From the looks of it, it appears as if every time a student in Flagler County schools makes a threat to kill, an arrest and a felony charge follows, the sheriff repeats law enforcement’s “zero tolerance” for such threats, and local media report on the arrest.
But the public is seeing only part of the story. The way schools in Flagler County and across Florida now handle security threats on post-Parkland campuses is not nearly as draconian as those arrests make it appear. The reason: there is a contradiction in Florida security laws passed in the wake of the Marjory Stoneman Douglas High School massacre in February 2018.
On one hand, the Legislature toughened the law against those who make threats to kill, resulting in what seems like automatic criminal charges for those who do. More than a dozen Flagler County students have faced such charges between last year and this year, with two so far this school year.
On the other hand, Florida law now also requires not only that all school districts have “Threat Assessment Teams,” but that they adopt and run according to Dewey Cornell’s threat-assessment tool–what’s known as the Virginia Student Threat Assessment Guidelines.
The assessment guidelines are designed to give school personnel a tool to prevent campus violence and school shootings. The guidelines are also explicitly designed to reduce reliance on zero-tolerance approaches, which Cornell says can have the opposite of their intended effect.
“We had a child who chewed his pop tart into the shape of a gun and was suspended from school,” Cornell, who is opposed to zero-tolerance, told a PBS interviewer. “After the Sandy Hook shooting, a first grader in Maryland went pow-pow with his finger and was suspended from school. These are fearful overreactions that send a really negative message throughout the school.” He added: “We’ve done a series of controlled studies over the past 15 years, showing that when schools use our model, their suspension rates go down, their bullying goes down, and the threats aren’t carried out.”
On Tuesday, the Flagler County School Board heard from its risk management director, David Bossardet, and senior administrator Earl Johnson who, along with Board Attorney Kristy Gavin, attended and got certified in Cornell’s threat-assessment training. Gavin and Bossardet have since held four training sessions in the district for 90 individuals who now form each school’s threat assessment team. Bossardet and Johnson were updating the board on the latest security recommendations the board is due to adopt later this month.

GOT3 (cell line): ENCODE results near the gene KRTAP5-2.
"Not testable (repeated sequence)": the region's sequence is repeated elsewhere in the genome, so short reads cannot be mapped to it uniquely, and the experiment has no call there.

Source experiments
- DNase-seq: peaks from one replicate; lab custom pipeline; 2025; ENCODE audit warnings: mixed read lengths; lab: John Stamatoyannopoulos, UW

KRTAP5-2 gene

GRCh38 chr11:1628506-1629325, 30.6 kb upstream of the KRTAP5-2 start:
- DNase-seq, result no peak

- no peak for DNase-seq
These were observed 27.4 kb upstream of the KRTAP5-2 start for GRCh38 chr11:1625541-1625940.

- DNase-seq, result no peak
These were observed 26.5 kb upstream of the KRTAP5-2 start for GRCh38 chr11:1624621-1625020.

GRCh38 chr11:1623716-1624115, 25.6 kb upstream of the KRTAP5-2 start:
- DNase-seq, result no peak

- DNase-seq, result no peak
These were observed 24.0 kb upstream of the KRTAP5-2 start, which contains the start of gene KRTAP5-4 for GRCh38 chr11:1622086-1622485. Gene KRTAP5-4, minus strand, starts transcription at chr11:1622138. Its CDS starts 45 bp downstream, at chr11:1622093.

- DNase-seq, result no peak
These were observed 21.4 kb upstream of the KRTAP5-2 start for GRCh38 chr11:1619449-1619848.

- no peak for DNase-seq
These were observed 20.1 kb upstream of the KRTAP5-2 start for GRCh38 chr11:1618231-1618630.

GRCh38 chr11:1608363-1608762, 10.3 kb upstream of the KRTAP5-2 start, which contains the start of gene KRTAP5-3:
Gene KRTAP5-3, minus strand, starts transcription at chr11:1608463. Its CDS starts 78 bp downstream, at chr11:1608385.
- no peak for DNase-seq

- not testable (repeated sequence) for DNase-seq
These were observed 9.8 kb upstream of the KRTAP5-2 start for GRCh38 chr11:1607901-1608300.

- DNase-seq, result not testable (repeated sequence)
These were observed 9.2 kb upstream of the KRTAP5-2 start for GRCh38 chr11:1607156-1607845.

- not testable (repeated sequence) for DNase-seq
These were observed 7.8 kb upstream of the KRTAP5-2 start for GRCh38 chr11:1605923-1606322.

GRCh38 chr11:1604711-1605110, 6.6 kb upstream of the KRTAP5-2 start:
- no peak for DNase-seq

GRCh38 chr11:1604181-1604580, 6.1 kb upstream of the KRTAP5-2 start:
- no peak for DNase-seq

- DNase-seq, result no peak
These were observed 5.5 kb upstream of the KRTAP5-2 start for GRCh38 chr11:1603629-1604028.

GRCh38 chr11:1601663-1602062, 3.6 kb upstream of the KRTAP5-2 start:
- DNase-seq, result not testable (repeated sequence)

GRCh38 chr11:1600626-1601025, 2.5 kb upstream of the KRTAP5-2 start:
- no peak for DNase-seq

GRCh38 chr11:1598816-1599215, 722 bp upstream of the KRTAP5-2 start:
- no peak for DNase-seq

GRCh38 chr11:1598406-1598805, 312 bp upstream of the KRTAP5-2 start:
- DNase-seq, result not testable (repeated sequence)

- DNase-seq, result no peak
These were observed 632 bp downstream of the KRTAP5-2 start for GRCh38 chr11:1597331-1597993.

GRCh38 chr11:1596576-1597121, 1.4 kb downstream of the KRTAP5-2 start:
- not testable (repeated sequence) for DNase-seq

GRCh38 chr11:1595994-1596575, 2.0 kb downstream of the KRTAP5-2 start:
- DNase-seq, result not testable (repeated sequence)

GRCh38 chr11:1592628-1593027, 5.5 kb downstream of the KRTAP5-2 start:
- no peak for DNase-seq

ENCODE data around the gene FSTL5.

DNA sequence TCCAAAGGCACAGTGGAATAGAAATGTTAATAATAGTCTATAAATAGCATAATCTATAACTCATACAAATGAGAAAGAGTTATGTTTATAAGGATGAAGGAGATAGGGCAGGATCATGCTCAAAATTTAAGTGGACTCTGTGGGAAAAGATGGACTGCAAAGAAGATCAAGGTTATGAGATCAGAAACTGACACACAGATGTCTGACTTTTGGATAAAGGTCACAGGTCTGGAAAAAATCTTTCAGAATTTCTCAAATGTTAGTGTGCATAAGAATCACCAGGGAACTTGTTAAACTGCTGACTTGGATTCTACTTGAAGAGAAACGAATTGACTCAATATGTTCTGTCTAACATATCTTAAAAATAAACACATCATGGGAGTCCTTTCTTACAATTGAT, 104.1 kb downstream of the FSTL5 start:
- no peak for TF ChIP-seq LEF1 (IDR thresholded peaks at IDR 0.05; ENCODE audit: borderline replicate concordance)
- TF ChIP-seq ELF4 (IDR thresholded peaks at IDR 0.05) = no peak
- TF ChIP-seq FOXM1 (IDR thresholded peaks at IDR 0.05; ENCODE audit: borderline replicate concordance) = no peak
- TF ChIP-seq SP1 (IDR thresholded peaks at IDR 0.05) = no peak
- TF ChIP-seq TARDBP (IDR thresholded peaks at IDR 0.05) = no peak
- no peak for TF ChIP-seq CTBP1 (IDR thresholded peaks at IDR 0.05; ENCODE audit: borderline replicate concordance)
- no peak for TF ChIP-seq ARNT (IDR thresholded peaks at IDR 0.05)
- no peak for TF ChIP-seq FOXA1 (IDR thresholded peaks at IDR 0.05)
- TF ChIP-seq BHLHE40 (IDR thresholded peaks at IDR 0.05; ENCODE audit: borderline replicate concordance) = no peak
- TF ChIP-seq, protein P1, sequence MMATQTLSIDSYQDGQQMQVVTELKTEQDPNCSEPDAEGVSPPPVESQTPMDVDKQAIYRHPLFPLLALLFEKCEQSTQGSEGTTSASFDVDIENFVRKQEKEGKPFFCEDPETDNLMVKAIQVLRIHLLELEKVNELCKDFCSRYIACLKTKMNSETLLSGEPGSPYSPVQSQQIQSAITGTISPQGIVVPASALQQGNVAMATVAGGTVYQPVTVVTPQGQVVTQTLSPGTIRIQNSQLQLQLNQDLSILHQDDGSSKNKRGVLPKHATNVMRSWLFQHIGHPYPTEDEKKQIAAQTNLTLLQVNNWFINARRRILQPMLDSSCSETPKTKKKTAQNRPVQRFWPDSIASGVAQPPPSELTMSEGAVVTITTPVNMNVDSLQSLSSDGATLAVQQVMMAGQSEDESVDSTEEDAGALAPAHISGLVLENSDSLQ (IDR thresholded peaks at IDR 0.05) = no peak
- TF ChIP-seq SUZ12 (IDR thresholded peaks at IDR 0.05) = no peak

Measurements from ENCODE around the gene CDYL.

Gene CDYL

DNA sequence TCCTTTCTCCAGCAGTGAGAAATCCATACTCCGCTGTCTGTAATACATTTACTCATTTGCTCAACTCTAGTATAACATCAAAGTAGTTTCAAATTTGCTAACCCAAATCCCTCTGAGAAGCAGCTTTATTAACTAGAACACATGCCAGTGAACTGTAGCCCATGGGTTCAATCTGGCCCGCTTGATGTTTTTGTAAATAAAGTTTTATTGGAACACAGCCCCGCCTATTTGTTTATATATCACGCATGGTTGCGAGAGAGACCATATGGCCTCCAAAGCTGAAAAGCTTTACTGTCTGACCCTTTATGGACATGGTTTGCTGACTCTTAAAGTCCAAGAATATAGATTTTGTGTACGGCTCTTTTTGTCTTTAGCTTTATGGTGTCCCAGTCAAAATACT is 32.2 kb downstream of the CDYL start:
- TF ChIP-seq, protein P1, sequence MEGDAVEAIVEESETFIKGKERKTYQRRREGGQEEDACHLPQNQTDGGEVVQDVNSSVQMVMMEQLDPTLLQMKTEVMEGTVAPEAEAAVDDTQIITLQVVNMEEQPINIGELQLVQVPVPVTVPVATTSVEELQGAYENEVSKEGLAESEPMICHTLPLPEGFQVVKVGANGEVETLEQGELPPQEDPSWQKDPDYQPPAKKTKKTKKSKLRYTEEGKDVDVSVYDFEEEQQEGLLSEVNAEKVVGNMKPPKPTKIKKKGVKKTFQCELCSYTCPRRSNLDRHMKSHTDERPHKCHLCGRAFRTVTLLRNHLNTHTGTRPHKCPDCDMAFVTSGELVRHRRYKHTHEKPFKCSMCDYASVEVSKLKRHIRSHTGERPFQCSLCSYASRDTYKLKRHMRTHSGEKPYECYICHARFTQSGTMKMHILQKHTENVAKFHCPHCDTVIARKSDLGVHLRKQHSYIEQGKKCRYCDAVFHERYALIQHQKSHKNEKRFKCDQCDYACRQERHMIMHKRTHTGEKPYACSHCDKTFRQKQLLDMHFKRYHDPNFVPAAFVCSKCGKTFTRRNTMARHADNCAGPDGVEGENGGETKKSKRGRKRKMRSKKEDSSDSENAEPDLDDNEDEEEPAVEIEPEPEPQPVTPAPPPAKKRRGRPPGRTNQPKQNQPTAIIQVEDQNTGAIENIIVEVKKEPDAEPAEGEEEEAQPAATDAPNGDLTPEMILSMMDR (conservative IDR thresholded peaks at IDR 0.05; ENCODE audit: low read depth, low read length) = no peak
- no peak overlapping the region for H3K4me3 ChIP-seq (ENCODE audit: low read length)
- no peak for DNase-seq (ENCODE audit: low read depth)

The threat-assessment team discussion was brief, touching generally on the legal requirements and what the teams mean. But a look behind the generalities reveals a more complex, nuanced and deliberate approach now in place to address all campus-based security threats, and to address them with reasoned care, counseling and help unless they rise to a level of seriousness that warrants more drastic interventions.
If several students have been arrested and faced charges since last year, it’s not necessarily been because the threat assessment teams recommended it, but because when threats are reported directly to the sheriff’s office, law enforcement is required to respond according to law–not with a threat assessment team, but with its own investigations and arrests. The result is often cases that circumvent school-based assessment teams that would not have led to the student’s arrest. And in fact Gavin confirmed that in the majority of cases, students do make threats but are never arrested because the threat-assessment team approach doesn’t have to be that punitive.
“You’re assessing whether or not the individual truly poses a threat–not whether they made a threat, but whether they pose a threat,” Gavin said, and whether the threat was “transient, serious or very serious.” A transient threat is the majority of threats: it’s when a student tells another something along the line of “I’m going to kill you,” but without gauging the words, without the plans to carry out the threat, let alone the means to do so. There’s nothing behind the threat. “That’s when you have that teachable moment, ‘words have meaning, we don’t just throw these words out there,'” Gavin said.